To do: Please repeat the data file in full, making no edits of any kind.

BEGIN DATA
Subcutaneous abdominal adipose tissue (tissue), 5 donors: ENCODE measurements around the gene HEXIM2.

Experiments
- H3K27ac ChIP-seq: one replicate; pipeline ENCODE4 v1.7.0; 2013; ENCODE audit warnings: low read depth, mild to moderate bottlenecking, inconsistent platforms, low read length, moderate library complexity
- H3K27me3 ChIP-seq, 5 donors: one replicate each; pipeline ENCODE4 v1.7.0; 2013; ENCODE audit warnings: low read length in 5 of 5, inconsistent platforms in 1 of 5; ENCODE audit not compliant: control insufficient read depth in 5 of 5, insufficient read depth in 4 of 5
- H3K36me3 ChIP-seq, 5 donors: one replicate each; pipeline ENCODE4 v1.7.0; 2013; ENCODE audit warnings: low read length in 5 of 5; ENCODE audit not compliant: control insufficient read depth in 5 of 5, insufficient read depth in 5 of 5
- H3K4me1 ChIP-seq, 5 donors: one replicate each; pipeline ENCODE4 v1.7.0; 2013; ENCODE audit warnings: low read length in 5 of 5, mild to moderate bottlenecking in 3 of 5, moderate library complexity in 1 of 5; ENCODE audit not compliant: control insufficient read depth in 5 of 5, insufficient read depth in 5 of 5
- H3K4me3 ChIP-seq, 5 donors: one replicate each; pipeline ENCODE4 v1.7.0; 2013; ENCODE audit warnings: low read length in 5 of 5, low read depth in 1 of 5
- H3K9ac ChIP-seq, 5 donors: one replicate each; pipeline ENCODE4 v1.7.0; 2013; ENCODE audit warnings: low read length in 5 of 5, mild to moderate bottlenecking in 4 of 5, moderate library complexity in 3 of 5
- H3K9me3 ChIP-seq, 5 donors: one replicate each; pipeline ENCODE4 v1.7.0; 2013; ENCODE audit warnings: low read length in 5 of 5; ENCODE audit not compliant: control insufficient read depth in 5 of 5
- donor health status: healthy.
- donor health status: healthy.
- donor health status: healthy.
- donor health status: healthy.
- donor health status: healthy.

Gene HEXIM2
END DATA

Subcutaneous abdominal adipose tissue (tissue), 5 donors: ENCODE measurements around the gene HEXIM2.

Experiments
- H3K27ac ChIP-seq: one replicate; pipeline ENCODE4 v1.7.0; 2013; ENCODE audit warnings: low read depth, mild to moderate bottlenecking, inconsistent platforms, low read length, moderate library complexity
- H3K27me3 ChIP-seq, 5 donors: one replicate each; pipeline ENCODE4 v1.7.0; 2013; ENCODE audit warnings: low read length in 5 of 5, inconsistent platforms in 1 of 5; ENCODE audit not compliant: control insufficient read depth in 5 of 5, insufficient read depth in 4 of 5
- H3K36me3 ChIP-seq, 5 donors: one replicate each; pipeline ENCODE4 v1.7.0; 2013; ENCODE audit warnings: low read length in 5 of 5; ENCODE audit not compliant: control insufficient read depth in 5 of 5, insufficient read depth in 5 of 5
- H3K4me1 ChIP-seq, 5 donors: one replicate each; pipeline ENCODE4 v1.7.0; 2013; ENCODE audit warnings: low read length in 5 of 5, mild to moderate bottlenecking in 3 of 5, moderate library complexity in 1 of 5; ENCODE audit not compliant: control insufficient read depth in 5 of 5, insufficient read depth in 5 of 5
- H3K4me3 ChIP-seq, 5 donors: one replicate each; pipeline ENCODE4 v1.7.0; 2013; ENCODE audit warnings: low read length in 5 of 5, low read depth in 1 of 5
- H3K9ac ChIP-seq, 5 donors: one replicate each; pipeline ENCODE4 v1.7.0; 2013; ENCODE audit warnings: low read length in 5 of 5, mild to moderate bottlenecking in 4 of 5, moderate library complexity in 3 of 5
- H3K9me3 ChIP-seq, 5 donors: one replicate each; pipeline ENCODE4 v1.7.0; 2013; ENCODE audit warnings: low read length in 5 of 5; ENCODE audit not compliant: control insufficient read depth in 5 of 5
- donor health status: healthy.
- donor health status: healthy.
- donor health status: healthy.
- donor health status: healthy.
- donor health status: healthy.

Gene HEXIM2